The world of hip-hop and R&B will never be the same following the news of Chucky Thompson’s death. The rap superstar, who created legendary tunes with some of the biggest names in music, including Notorious B.I.G., Sean “Diddy” Combs, and Mary J. Blige, died at age 53 on August 10. The late producer’s publicist, Tamar Juda, confirmed the news to CNN but held off from sharing the cause of death.
“It is with a very heavy heart that I can confirm the passing of Chucky Thompson,” Juda said in a statement. “To anyone in his orbit, you know how generous he was with his energy, creativity, and love. Both the music industry, and the world has lost a titan.” Shortly after the word spread, fellow hip-hop and R&B artists expressed their heartbreak on social media, including Blige.
“Damn! I just spoke to this man last month! We were discussing our plans to work together again,” the “Family Affair” hitmaker penned alongside a photo of her beloved friend. “Chucky and I was [sic] and will always be a musical match made in heaven. He knew everything I was feeling personally and when we worked on the ‘My Life’ and ‘Mary’ albums. He was an angel sent to help me weather my storm. Now my brother and my friend returned to where all angels and beautiful people like him come from.” For more on Thompson’s legacy, keep scrolling.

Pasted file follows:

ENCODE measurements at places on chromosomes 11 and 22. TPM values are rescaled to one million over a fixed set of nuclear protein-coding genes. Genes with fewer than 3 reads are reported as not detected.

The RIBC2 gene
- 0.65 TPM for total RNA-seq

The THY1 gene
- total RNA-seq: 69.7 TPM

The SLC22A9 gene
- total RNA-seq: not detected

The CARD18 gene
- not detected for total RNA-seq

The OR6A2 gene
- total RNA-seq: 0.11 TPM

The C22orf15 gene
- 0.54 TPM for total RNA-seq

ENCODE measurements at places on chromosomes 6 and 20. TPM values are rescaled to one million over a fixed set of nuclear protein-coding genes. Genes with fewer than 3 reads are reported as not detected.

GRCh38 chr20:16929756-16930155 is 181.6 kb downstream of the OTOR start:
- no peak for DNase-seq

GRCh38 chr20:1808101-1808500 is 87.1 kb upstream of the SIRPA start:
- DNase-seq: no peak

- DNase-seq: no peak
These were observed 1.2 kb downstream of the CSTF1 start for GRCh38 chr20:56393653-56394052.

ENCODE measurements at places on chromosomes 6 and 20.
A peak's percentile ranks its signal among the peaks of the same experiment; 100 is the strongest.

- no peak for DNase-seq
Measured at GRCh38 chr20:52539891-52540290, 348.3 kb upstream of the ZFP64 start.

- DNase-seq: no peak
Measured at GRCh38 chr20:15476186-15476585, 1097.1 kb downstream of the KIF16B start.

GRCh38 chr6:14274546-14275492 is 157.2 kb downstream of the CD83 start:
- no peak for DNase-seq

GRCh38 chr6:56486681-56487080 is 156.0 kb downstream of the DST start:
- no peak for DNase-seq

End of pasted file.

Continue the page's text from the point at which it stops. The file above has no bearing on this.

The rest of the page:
Chucky Thompson is remembered as the 'most gifted musician' in hip-hop and R&B
It’s not easy to pave a career as a record producer, songwriter, and multi-instrumentalist, but Chucky Thompson went on to become a Grammy-nominated hitmaker with a reputation for being a prolific figure in hip-hop and R&B. Young Guru — who was the first to announce Thompson’s death on Instagram, NPR reported — credited the late artist for being his “mentor,” “big brother,” and “the man who changed” his life.
“You were the kindest person the world has ever seen,” the record executive emotionally penned alongside a pic of the two via Instagram on August 10. “You were the most gifted musician I have ever been around. You treated me like family from day one. You made a point to the labels that I had to fly to New York with you on every session. I will forever be in your debt and I will forever be your little brother. This one hurts so bad I can’t even explain it.”
Thompson was certainly as talented as Young Guru proclaimed, having risen to fame in the ’90s as one of the original “Hitmen” in Sean “Diddy” Combs’ group of producers. Creating music with some of the biggest artists, Thompson earned credits on Notorious B.I.G.’s “Big Poppa,” Mary J. Blige’s “My Life,” which was nominated for the Grammy Award for Best R&B album in 1996, and Faith Evans’ “You Used To Love Me,” among countless others, per Rolling Stone.
Source: Read Full Article